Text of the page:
When it comes to New Orleans double eagles, there are two major rarities that are usually named together in one sentence. These are the 1854-O and the 1856-O. Both have miniscule mintages and their rarity is similar, although the 1856-O is usually considered to be the rarer of the two. However, due to unknown reasons, more high-grade examples of the 1856-O have survived, including a coin which has been determined to be a specimen striking, and is often considered to be the most desirable of all New Orleans double eagles.
The New Orleans Mint depended on local gold supplies, sometimes coming from foreign sources, for the striking of double eagles. Prior to the opening of the San Francisco Mint in 1854 deposits primarily came out of the California gold fields, but once the Federal Mint had been opened in San Francisco the deposits fell sharply. As a result, the mintage levels for double eagles at the New Orleans Mint declined sharply in the mid 1850’s.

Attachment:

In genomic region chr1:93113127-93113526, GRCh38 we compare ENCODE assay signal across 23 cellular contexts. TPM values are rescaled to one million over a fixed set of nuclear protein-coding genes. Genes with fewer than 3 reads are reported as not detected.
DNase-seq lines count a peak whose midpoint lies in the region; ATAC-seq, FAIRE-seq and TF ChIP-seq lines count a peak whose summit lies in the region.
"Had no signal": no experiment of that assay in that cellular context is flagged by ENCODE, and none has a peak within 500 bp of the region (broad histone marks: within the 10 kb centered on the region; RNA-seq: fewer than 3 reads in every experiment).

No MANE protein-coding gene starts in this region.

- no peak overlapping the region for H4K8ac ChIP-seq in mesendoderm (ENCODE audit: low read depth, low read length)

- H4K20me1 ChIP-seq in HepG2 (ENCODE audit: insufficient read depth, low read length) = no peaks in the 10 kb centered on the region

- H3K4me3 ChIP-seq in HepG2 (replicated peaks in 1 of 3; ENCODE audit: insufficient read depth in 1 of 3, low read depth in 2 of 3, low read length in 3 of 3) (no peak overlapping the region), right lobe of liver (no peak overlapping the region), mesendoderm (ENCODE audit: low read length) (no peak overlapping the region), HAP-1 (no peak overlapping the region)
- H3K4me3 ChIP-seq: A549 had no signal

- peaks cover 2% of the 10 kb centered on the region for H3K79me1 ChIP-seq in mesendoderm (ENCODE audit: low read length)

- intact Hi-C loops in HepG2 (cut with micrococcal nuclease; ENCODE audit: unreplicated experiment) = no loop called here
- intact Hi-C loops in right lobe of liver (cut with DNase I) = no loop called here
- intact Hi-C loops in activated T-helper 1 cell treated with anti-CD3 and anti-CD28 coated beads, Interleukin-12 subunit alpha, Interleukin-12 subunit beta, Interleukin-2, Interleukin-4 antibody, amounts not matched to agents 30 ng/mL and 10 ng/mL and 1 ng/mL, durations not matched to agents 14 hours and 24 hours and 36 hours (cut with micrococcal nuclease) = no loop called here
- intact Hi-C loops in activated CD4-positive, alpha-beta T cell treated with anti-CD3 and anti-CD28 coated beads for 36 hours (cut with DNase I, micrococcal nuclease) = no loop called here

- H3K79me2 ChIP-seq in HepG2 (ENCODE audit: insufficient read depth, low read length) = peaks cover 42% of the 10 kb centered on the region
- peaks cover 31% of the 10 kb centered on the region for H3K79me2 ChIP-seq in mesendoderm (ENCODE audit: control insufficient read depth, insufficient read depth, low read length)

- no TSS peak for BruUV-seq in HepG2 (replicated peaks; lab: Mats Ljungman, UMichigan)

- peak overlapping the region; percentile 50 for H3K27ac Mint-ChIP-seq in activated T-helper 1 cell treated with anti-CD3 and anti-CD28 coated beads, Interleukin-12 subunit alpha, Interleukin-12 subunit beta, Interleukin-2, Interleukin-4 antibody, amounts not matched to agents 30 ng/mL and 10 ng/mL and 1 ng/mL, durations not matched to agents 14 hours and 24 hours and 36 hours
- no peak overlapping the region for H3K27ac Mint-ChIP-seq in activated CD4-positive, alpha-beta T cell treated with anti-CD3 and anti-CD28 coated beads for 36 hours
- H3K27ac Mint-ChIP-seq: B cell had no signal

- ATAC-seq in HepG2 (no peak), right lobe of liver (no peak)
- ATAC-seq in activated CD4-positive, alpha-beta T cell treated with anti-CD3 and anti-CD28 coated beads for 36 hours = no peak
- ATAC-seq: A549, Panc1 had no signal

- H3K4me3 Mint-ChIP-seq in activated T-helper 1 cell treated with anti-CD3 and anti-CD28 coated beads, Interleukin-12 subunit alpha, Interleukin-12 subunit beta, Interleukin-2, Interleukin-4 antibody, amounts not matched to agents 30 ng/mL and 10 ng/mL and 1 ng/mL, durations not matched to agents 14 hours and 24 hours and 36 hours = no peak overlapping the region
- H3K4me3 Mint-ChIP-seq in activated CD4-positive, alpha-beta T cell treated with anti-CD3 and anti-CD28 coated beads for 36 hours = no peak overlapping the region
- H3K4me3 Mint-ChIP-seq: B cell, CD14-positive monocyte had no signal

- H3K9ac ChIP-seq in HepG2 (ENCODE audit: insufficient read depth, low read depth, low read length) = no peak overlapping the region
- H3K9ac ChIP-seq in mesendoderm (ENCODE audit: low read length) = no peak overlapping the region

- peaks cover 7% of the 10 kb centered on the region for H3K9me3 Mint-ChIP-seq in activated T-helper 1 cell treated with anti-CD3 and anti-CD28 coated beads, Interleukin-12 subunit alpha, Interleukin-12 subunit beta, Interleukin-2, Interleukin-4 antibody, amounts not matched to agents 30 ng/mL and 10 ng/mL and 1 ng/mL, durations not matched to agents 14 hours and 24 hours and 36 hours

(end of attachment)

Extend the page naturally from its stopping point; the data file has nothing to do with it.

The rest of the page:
With no coin collectors present in Louisiana (or most of the United States, for that matter) most double eagles entered circulation or were exported. With New Orleans being a major seaport town many were exported overseas, although in the case of the 1856-O double eagle there were few coins available to export anyway. Most of the other coins circulated among banks, often used as backing for currency, meaning that the public actually saw very few of the double eagles struck at the three Federal mints.